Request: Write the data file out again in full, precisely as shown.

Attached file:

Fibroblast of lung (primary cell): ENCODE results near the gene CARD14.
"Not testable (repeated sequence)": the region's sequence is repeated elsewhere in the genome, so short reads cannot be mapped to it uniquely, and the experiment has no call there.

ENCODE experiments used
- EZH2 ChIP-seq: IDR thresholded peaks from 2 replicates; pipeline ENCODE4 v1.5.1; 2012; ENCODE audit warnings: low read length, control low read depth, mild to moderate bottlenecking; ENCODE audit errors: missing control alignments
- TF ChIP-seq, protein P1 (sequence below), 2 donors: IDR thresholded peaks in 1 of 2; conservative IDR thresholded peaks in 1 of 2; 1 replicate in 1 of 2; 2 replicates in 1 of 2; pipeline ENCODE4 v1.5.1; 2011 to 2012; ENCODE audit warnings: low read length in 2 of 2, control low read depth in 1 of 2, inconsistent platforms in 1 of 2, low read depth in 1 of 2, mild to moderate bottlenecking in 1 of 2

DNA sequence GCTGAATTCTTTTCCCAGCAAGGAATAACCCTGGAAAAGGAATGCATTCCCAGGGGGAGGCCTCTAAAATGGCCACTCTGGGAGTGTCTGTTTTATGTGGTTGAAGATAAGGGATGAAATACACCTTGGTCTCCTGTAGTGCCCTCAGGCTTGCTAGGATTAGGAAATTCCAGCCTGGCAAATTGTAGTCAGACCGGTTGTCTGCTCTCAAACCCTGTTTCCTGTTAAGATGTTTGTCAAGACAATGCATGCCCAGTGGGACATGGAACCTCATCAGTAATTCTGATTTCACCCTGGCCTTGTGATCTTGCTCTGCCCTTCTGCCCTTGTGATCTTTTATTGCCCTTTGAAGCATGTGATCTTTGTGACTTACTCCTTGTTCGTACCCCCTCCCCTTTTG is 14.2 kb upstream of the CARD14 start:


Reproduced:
Fibroblast of lung (primary cell): ENCODE results near the gene CARD14.
"Not testable (repeated sequence)": the region's sequence is repeated elsewhere in the genome, so short reads cannot be mapped to it uniquely, and the experiment has no call there.

ENCODE experiments used
- EZH2 ChIP-seq: IDR thresholded peaks from 2 replicates; pipeline ENCODE4 v1.5.1; 2012; ENCODE audit warnings: low read length, control low read depth, mild to moderate bottlenecking; ENCODE audit errors: missing control alignments
- TF ChIP-seq, protein P1 (sequence below), 2 donors: IDR thresholded peaks in 1 of 2; conservative IDR thresholded peaks in 1 of 2; 1 replicate in 1 of 2; 2 replicates in 1 of 2; pipeline ENCODE4 v1.5.1; 2011 to 2012; ENCODE audit warnings: low read length in 2 of 2, control low read depth in 1 of 2, inconsistent platforms in 1 of 2, low read depth in 1 of 2, mild to moderate bottlenecking in 1 of 2

DNA sequence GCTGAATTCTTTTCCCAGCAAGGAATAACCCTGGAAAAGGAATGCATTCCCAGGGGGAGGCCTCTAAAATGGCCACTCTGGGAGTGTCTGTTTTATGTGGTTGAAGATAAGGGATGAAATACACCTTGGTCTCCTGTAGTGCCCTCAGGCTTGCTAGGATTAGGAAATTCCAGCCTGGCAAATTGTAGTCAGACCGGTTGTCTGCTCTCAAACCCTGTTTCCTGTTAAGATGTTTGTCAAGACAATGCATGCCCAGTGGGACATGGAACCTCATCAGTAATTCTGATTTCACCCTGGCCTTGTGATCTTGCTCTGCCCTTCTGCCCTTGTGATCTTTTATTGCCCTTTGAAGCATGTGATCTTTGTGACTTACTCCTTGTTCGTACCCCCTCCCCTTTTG is 14.2 kb upstream of the CARD14 start: